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Wednesday, August 1, 2012

Korean FTC Got Criticized

Korea’s Fair Trade Commission (FTC) suddenly faced increasing criticism from parties that believe it shouldn’t be granted the exclusive right to decide whether the organizations should face investigation for antitrust activities.

At the moment, the FTC in the country holds the exclusive rights to such cases as a way to stop abuse by law enforcement agencies. The problem is that it is now coming under fire from officials in the local legal field, claiming that the 32-year-old system obviously needs a refresh. Others claim that the watchdog seems more eager to protect companies than victims of unfair trade.

For instance, the FTC investigated Samsung and LG, which account for 90% of the Korean market, and found them guilty of fixing the prices of home appliances. But the critics complain that the regulator’s leniency program exempted LG from a fine of $16 million, and Samsung got its fine halved. The media reports also claimed that up until 2000, the FTC filed a complaint against 2% of the total cases detected. Nevertheless, the figure in question had dropped to 0.95% over the past decade even though the annual number of cases the FTC handled had increased 5- to 6-fold during the same period. Meanwhile, of the 3,505 cases the agency detected in 2010, it filed a complaint in only 19 cases. In 1,763 other cases, the FTC just issued a warning.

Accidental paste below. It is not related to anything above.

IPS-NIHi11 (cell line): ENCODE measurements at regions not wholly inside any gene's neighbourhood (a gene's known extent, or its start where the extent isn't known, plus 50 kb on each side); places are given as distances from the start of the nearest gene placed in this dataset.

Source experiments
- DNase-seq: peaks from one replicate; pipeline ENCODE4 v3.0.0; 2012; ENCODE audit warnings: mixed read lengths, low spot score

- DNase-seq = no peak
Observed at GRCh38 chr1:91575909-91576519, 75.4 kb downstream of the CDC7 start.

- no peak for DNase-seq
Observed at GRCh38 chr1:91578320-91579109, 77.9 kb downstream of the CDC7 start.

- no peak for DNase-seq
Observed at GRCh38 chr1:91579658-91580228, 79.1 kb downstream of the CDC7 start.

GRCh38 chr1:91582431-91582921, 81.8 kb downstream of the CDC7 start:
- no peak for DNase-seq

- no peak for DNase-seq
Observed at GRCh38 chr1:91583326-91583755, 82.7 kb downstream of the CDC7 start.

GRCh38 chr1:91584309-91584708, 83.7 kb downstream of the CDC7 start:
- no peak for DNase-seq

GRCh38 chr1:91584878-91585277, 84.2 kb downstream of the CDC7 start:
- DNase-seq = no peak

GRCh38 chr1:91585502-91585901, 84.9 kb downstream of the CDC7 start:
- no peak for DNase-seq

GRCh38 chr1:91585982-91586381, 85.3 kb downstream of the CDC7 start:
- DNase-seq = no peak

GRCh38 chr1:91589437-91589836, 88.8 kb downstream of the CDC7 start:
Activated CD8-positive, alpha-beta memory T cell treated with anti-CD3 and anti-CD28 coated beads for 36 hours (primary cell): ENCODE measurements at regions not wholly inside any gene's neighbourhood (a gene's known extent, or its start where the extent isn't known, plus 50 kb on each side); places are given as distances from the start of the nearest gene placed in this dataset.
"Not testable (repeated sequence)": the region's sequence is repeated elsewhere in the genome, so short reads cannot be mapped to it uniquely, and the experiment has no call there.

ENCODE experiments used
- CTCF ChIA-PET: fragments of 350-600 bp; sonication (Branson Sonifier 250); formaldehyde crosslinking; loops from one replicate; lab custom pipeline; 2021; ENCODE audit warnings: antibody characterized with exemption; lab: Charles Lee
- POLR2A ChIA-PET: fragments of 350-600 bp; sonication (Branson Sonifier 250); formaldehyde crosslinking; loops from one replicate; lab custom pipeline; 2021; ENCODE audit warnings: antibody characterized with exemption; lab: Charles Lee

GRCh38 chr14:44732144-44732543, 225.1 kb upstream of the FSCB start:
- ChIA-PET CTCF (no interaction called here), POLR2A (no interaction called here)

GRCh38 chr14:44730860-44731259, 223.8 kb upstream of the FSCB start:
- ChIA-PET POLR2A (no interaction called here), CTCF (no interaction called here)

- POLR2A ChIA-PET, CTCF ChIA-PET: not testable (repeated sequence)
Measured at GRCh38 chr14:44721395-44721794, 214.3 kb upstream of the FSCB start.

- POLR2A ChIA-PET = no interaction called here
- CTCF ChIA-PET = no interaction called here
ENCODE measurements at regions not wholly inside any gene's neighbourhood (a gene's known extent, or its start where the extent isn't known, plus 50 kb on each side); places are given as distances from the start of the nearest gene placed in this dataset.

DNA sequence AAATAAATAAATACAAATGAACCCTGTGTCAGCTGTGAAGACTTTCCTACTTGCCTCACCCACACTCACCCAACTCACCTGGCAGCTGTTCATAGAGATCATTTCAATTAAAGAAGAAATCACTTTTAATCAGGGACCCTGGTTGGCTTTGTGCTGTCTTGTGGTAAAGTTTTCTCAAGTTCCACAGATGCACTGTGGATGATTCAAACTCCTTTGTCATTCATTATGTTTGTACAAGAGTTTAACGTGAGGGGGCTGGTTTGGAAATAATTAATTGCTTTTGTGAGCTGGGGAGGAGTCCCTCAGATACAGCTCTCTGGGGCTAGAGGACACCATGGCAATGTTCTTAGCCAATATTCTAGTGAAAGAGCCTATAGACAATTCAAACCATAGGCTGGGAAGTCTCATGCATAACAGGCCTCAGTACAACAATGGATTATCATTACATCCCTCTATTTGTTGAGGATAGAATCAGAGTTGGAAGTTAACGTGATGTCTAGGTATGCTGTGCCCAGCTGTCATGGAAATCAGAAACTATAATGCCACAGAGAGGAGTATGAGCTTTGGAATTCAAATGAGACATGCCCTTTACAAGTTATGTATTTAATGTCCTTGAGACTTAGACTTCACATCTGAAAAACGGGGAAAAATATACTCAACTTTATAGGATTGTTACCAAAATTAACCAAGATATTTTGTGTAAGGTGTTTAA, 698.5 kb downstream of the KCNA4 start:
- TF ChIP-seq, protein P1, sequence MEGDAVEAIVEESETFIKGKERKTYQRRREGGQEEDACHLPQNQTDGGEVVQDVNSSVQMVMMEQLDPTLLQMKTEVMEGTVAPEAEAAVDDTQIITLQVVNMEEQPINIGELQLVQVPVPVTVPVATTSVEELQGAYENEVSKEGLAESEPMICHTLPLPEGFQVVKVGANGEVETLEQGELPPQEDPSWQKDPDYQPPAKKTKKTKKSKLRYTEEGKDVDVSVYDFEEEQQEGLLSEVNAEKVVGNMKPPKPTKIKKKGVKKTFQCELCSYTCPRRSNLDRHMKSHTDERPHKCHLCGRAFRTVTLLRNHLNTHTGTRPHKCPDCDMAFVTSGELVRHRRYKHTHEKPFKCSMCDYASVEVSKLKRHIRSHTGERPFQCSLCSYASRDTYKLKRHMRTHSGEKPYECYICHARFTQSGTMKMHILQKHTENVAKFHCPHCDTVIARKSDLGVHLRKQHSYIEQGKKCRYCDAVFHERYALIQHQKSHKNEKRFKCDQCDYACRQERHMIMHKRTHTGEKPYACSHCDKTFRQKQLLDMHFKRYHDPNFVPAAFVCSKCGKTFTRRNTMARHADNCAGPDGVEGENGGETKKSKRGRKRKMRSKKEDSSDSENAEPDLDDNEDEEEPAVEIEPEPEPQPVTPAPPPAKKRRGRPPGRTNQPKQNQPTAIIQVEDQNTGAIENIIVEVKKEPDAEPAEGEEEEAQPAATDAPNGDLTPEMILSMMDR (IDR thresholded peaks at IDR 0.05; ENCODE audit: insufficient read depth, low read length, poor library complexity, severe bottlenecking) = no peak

Critics are therefore pointing at the low amount of fines – they say that the agency usually imposed fines of 1-2% of related profits, while in other developed countries the rate increased to 15-20% of profits. Now politicians and civic groups want tougher measures, including criminal charges, to be adopted in order to prevent unfair trade among conglomerates along with abolishing the exclusive right of the Fair Trade Commission.

In response, the FTC claimed that antitrust cases should be handled differently from other criminal charges. It explained it due to the consequences required to be considered carefully, as in lots of countries, criminal charges were supplementary measures along with administrative punishment. And Korea was one of 13 countries which imposed criminal charges, unlike Australia, Sweden, the Netherlands, Spain and Finland, which had no regulation for criminal charges. And of those 13 countries, more than a half had no record of punishment over the past decade.

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